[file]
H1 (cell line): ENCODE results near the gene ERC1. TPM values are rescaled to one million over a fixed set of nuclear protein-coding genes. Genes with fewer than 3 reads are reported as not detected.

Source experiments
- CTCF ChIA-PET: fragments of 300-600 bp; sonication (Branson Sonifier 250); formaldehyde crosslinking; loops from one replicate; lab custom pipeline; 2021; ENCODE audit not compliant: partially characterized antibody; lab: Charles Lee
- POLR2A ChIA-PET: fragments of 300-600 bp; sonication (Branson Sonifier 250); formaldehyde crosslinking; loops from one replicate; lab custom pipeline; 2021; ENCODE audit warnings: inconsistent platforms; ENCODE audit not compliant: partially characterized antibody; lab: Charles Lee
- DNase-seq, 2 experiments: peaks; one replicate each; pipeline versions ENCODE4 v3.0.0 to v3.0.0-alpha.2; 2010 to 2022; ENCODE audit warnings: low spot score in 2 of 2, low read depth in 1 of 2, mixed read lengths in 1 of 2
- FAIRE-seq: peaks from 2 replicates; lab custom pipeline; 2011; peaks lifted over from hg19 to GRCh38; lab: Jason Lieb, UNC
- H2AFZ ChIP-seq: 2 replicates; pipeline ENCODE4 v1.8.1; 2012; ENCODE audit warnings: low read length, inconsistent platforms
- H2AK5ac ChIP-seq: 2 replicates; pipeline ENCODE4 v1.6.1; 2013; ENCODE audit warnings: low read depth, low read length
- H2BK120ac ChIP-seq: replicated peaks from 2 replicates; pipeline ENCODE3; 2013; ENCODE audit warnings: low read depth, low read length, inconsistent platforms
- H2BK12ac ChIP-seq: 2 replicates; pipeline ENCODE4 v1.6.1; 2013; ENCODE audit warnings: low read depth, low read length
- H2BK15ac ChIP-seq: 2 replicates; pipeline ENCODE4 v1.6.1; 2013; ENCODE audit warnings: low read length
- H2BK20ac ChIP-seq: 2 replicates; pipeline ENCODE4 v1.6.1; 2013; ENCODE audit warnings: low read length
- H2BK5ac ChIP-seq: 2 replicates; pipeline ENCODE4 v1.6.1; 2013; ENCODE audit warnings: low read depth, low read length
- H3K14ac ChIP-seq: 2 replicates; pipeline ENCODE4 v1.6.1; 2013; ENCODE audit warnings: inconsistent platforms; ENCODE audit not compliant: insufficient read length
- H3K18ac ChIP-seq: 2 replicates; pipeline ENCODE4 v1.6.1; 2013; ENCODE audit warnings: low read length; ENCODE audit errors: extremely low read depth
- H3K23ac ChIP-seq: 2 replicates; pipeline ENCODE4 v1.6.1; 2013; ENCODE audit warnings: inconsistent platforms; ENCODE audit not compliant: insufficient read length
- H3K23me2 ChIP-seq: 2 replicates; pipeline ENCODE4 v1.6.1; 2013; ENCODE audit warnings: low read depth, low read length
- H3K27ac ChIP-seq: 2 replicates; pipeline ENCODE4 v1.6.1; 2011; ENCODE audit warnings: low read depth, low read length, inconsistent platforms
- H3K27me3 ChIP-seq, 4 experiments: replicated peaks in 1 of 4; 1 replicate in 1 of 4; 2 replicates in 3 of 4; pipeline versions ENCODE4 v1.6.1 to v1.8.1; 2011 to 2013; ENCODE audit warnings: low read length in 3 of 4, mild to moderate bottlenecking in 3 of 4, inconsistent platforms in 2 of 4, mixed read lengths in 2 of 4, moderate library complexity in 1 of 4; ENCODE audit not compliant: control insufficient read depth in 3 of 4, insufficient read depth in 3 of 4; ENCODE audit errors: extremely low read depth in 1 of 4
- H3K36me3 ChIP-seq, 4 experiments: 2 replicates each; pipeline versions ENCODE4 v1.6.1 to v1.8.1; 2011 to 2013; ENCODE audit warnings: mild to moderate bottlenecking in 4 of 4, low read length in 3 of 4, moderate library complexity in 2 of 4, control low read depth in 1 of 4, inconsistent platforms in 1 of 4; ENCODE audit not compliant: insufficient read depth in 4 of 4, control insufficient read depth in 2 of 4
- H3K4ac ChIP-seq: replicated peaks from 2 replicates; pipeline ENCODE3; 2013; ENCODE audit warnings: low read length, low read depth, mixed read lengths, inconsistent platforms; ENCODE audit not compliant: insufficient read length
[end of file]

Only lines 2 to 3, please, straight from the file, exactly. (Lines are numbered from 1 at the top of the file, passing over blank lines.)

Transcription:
Source experiments
- CTCF ChIA-PET: fragments of 300-600 bp; sonication (Branson Sonifier 250); formaldehyde crosslinking; loops from one replicate; lab custom pipeline; 2021; ENCODE audit not compliant: partially characterized antibody; lab: Charles Lee